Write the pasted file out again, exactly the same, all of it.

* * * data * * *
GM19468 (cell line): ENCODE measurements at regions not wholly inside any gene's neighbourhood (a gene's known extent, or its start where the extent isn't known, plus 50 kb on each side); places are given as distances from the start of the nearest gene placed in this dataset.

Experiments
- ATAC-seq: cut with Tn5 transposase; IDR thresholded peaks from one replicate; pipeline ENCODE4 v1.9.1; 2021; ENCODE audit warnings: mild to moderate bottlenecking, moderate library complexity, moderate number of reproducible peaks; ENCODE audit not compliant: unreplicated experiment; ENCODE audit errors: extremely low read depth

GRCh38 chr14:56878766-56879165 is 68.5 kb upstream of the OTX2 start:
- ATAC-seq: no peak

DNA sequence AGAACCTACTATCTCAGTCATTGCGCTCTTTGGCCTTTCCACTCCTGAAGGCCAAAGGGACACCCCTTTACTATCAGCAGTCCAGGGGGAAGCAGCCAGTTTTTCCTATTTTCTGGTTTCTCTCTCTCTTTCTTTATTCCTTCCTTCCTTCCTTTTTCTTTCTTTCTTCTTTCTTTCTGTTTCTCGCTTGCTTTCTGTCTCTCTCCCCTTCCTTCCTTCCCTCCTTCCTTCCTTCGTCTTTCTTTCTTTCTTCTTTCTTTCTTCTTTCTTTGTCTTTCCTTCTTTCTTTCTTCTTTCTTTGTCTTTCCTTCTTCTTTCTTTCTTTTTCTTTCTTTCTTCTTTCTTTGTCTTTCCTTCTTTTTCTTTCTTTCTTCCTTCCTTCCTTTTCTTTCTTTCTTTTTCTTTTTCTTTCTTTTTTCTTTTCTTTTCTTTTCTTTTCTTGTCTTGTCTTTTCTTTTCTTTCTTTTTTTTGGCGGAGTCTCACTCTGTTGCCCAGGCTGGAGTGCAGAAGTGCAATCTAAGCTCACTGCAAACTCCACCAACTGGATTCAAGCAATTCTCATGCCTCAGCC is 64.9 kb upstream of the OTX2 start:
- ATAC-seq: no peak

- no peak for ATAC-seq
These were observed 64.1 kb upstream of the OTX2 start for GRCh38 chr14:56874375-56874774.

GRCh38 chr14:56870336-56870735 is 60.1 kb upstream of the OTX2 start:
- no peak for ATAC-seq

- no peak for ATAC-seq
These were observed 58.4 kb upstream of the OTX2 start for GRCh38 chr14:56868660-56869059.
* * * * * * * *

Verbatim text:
GM19468 (cell line): ENCODE measurements at regions not wholly inside any gene's neighbourhood (a gene's known extent, or its start where the extent isn't known, plus 50 kb on each side); places are given as distances from the start of the nearest gene placed in this dataset.

Experiments
- ATAC-seq: cut with Tn5 transposase; IDR thresholded peaks from one replicate; pipeline ENCODE4 v1.9.1; 2021; ENCODE audit warnings: mild to moderate bottlenecking, moderate library complexity, moderate number of reproducible peaks; ENCODE audit not compliant: unreplicated experiment; ENCODE audit errors: extremely low read depth

GRCh38 chr14:56878766-56879165 is 68.5 kb upstream of the OTX2 start:
- ATAC-seq: no peak

DNA sequence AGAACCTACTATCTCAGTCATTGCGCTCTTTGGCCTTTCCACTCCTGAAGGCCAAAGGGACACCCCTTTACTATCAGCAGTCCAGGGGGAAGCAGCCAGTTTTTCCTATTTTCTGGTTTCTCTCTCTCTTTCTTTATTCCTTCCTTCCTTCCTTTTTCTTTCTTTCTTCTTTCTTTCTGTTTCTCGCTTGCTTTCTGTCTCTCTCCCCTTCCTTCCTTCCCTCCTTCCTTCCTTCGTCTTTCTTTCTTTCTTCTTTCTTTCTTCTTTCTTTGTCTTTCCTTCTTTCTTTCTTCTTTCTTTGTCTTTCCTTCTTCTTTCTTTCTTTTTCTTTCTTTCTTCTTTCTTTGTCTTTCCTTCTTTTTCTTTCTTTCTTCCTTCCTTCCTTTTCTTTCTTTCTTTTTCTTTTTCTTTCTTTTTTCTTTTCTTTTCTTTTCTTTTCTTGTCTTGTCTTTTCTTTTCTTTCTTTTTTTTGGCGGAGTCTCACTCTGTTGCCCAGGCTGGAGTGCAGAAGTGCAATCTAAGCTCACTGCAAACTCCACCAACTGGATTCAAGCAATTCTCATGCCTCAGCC is 64.9 kb upstream of the OTX2 start:
- ATAC-seq: no peak

- no peak for ATAC-seq
These were observed 64.1 kb upstream of the OTX2 start for GRCh38 chr14:56874375-56874774.

GRCh38 chr14:56870336-56870735 is 60.1 kb upstream of the OTX2 start:
- no peak for ATAC-seq

- no peak for ATAC-seq
These were observed 58.4 kb upstream of the OTX2 start for GRCh38 chr14:56868660-56869059.